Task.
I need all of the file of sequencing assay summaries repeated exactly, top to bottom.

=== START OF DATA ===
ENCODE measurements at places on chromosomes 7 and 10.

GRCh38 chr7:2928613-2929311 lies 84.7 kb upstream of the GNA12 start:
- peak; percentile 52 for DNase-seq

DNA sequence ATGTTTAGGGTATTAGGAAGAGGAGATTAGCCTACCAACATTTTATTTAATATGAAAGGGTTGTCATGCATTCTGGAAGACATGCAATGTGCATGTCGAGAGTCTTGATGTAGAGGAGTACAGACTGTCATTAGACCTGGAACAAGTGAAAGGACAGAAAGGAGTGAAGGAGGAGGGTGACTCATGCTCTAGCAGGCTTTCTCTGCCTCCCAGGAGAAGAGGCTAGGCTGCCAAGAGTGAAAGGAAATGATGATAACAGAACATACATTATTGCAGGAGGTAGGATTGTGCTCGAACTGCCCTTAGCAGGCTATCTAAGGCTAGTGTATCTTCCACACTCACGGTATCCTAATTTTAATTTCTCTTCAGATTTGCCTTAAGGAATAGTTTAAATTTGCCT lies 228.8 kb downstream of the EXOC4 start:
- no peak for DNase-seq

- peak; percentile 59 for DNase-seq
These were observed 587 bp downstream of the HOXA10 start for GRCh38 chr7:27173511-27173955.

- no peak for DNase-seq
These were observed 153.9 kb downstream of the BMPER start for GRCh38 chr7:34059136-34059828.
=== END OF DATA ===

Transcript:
ENCODE measurements at places on chromosomes 7 and 10.

GRCh38 chr7:2928613-2929311 lies 84.7 kb upstream of the GNA12 start:
- peak; percentile 52 for DNase-seq

DNA sequence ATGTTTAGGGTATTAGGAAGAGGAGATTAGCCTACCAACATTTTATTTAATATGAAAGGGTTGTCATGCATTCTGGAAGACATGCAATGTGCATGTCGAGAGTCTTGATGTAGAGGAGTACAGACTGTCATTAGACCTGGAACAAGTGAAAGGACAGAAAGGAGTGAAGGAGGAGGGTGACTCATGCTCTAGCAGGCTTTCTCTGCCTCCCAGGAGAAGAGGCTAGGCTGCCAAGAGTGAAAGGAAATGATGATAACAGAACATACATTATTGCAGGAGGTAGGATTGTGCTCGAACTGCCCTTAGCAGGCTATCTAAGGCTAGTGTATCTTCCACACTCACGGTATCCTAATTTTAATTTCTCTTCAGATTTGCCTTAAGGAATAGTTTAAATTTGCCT lies 228.8 kb downstream of the EXOC4 start:
- no peak for DNase-seq

- peak; percentile 59 for DNase-seq
These were observed 587 bp downstream of the HOXA10 start for GRCh38 chr7:27173511-27173955.

- no peak for DNase-seq
These were observed 153.9 kb downstream of the BMPER start for GRCh38 chr7:34059136-34059828.